Karen B. London
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Biggest Distractions for Dogs
Squirrels, bicycles, deer, runners

You are enjoying a pleasant walk with your dog when you are suddenly faced with a distraction. The severity of the situation depends on your dog’s natural excitability and level of training along with the specific distraction that has appeared. The situation might be no big deal, a chance to proof your dog’s training, a bit of a hassle or a serious problem verging on a catastrophe.

The iconic distraction is the squirrel. It’s no coincidence that when people are pointing out that their dog is distracted by something, they just say, “Squirrel!” in an excited way. It’s true that squirrels cause incredible challenges for many dogs and their guardians. Many dogs will alert, tense up and chase a squirrel if given the opportunity. Others will bark, whine or spin in circles. There are dogs who will lie down silently before bolting towards the squirrel, as though they have been stalking it. And yet, there are plenty of dogs who aren’t overly interested in squirrels and don’t react at all. Perhaps those dogs are just not easily distracted, but some of them just find other things distracting instead.

Among the animals that can be distraction nightmares for guardians are sheep, chickens or other birds, cats, other dogs, horses, deer, and elk. Any sort of person can be problematic as a distraction, but top honors usually go to shrieking children, bicyclists, skateboards, roller bladders, and runners. Distractions can even be inanimate objects such as plastic bags blowing by, trash cans, trucks, cars, motorcycles, and balloons.

What’s your dog’s biggest distraction—the one thing you really hope you never see on a walk?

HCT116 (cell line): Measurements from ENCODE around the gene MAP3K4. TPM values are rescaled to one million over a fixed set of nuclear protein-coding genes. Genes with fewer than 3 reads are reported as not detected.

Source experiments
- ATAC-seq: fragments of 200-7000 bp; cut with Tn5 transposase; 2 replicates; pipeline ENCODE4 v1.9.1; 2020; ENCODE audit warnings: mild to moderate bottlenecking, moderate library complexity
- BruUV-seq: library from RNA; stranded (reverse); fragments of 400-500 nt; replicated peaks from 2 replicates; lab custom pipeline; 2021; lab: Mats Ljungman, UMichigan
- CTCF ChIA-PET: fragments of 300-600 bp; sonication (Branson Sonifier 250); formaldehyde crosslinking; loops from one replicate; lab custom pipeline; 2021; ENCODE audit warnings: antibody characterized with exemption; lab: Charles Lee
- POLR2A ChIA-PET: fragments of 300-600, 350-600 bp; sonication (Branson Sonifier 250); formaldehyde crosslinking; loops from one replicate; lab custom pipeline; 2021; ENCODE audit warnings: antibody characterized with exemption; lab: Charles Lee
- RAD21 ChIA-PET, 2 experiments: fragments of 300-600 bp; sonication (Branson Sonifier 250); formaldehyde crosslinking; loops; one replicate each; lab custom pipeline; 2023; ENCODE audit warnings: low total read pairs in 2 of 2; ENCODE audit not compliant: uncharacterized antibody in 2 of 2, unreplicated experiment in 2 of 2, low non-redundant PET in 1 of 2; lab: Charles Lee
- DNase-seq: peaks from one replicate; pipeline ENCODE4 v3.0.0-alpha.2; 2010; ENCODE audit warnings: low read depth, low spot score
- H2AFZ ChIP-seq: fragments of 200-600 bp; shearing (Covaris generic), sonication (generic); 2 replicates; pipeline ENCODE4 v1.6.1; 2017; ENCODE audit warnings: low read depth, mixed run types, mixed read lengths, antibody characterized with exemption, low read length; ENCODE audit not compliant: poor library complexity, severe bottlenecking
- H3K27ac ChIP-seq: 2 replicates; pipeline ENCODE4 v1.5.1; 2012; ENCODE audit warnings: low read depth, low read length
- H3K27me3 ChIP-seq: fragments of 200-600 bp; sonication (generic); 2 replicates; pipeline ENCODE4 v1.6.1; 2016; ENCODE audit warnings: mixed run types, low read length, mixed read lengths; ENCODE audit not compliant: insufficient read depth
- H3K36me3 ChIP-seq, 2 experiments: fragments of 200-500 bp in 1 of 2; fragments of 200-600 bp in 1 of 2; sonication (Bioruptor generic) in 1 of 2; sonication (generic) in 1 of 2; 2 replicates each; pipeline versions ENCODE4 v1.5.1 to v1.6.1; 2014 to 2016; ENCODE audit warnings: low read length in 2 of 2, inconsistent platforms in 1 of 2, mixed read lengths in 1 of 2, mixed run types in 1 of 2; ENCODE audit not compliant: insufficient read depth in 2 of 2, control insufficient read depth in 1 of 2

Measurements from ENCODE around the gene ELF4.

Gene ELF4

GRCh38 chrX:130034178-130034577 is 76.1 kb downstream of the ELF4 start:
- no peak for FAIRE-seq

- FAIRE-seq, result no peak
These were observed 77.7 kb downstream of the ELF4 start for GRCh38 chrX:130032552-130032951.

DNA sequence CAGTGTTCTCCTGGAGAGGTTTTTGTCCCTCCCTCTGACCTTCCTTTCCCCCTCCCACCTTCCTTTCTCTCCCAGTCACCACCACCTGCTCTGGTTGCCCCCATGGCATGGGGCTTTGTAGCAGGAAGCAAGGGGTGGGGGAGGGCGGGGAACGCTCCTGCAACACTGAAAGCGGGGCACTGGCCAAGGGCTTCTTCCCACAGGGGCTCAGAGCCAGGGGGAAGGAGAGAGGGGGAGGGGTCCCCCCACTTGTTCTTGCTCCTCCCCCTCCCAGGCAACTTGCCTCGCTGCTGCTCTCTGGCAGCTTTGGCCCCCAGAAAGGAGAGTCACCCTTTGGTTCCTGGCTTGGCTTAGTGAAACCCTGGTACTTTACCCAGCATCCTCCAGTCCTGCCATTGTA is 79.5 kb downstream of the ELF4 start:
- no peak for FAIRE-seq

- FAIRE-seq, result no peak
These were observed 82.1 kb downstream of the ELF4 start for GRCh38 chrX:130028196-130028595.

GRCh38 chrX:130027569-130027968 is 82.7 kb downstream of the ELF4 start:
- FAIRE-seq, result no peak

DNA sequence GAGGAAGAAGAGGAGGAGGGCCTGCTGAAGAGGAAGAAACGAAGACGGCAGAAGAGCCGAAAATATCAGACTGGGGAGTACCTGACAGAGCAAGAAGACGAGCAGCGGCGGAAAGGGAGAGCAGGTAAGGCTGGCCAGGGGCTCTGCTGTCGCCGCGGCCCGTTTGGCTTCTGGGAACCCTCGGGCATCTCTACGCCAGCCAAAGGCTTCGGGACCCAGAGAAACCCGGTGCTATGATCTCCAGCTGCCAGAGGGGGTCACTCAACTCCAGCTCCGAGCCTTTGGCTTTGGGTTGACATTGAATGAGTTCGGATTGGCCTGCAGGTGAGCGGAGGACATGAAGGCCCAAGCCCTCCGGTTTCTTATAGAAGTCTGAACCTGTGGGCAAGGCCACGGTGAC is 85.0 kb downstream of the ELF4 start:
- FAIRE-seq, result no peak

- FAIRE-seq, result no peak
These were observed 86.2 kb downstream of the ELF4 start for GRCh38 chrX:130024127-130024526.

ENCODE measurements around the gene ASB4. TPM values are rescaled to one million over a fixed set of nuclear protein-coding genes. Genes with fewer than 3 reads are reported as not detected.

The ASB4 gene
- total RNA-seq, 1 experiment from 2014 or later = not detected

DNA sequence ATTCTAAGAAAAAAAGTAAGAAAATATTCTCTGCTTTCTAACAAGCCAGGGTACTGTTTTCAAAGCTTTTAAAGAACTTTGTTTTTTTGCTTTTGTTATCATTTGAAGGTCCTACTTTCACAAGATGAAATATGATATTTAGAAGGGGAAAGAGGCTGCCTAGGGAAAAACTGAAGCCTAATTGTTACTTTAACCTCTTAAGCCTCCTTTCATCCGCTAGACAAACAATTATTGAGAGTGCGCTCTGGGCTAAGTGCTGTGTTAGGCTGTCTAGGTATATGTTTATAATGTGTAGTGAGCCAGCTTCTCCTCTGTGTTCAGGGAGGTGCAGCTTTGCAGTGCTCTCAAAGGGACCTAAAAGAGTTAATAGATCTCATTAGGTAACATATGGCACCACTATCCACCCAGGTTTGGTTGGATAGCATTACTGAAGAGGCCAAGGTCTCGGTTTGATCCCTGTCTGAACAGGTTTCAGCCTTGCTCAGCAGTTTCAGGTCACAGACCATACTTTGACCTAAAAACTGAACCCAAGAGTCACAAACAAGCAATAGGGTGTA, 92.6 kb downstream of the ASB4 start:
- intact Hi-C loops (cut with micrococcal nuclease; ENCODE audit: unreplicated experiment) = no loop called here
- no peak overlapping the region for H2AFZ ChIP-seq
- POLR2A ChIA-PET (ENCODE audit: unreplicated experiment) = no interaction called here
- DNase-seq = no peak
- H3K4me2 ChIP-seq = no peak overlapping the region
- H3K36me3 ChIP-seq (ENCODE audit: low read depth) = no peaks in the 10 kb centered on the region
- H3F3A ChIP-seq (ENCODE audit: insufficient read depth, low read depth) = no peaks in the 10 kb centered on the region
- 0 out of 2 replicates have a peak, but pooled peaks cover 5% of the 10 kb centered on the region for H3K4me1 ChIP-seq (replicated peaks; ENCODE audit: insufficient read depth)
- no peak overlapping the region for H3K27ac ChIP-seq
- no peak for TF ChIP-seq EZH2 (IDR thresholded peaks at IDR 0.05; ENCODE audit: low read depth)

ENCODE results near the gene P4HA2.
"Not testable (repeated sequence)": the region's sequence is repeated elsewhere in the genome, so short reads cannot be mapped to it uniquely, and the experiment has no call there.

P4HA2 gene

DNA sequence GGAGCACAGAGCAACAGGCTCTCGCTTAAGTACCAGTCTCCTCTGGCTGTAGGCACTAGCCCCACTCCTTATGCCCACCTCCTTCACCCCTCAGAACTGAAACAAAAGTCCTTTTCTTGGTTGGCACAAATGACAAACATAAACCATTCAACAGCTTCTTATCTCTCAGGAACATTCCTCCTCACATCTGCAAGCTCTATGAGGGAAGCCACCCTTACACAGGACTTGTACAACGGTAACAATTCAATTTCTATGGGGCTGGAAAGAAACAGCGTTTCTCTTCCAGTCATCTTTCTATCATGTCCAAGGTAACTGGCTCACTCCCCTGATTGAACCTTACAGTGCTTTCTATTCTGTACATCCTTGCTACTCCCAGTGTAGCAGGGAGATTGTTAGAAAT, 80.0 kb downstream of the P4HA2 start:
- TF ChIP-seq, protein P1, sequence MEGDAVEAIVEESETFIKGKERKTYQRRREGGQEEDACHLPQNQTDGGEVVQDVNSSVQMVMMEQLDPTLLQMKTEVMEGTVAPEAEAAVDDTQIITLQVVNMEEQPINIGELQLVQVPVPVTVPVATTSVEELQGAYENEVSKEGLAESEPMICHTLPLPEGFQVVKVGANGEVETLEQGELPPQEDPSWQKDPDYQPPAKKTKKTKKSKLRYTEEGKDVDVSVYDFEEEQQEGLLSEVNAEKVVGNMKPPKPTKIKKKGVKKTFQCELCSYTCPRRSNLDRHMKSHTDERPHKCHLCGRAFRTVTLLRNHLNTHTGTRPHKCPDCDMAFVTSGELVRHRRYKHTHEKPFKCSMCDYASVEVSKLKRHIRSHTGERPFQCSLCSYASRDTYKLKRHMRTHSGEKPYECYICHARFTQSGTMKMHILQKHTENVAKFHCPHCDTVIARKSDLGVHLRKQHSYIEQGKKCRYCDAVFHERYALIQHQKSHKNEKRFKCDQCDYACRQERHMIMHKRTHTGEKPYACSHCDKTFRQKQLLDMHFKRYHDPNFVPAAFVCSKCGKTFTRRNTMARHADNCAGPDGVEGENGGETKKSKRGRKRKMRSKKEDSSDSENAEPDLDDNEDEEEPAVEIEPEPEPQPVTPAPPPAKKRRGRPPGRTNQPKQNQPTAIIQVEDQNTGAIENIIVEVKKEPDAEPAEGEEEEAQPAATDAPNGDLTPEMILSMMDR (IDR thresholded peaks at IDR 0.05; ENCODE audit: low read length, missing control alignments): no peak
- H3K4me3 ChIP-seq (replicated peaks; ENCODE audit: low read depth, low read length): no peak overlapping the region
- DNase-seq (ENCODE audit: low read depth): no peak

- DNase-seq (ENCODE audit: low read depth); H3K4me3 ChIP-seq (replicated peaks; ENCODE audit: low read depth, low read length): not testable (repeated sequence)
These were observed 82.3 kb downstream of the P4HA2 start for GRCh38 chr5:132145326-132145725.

Karen B. London, PhD, is a Bark columnist and a Certified Applied Animal Behaviorist specializing in the evaluation and treatment of serious behavior problems in the domestic dog.

Photo by Karen/Flickr

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Submitted by Bill | June 24 2013 |

So far our biggest distraction has to be the black bear we saw. The bear was munching on some berries and my dog Tymba ran up behind him and barked! The bear turned around and started chasing Tymba and he was running back toward me! I just stopped made myself as big as possible started waving my arms and started yelling. Luckily the bear stopped and ran off into the woods. Really don't want to do that again.

Submitted by nina | October 9 2013 |

Really! I'd be petrified! Were you in the US? I'm guessing the Catskill area? We haven't seen any black bears near us, but I've heard they're around, and wouldn't know what to do if I saw one chasing us!

Submitted by Aiden Kritch | June 25 2013 |

I live in a suburb north of Dallas Texas named Plano. Our community has an abundance of wild critters. The ones that cause my Boston terrier and French bulldog to "charge " are the rabbits that lay in the greenbelts, parks, neighborhood yards and walking trails. My dogs don't hear a word I say when they bolt after them. Although they are always on a leash, sometimes if I am feeling up to it, I run behind them for a bit so they can have their cheap thrill and exercise, letting the retractable leash out as far as it can go. Poor pups, my 11 year old Boston has never caught one and my 6 year old frenchie just discovered what they were about a month or so ago. Lol. One day I am going to let them just run run run and get those rabbits. Lol

Submitted by Susan | June 25 2013 |

The Big Curl is distracted by raccoon poop and abandoned foodstuffs.

Tank is simply distracted, every moment being new and different, evenif we walked by that hole in ground five minutes ago.

Sort ofmthe Odd Couple in fur suits.

Submitted by Desiree | June 26 2013 |

Beowulf is distracted by rabbits and robins. He doesn't bother the squirrels anymore and all other birds he ignores. Yet, those two are his white whale. He'll do flips on the leash to try and get to them.

Submitted by Jane Benoit | June 30 2013 |

My rescued golden seems to alert on other dogs when we are on a walk; especially smaller dogs. I have to keep him on a prong collar as he will pull VERY HARD to get to the other dog. I have tried in every way to train this out of him but to no avail. Other collars or leads did not work at all. Sunny is a large golden and I am a senior woman. So the prong collar is the only tool in my arsenal.

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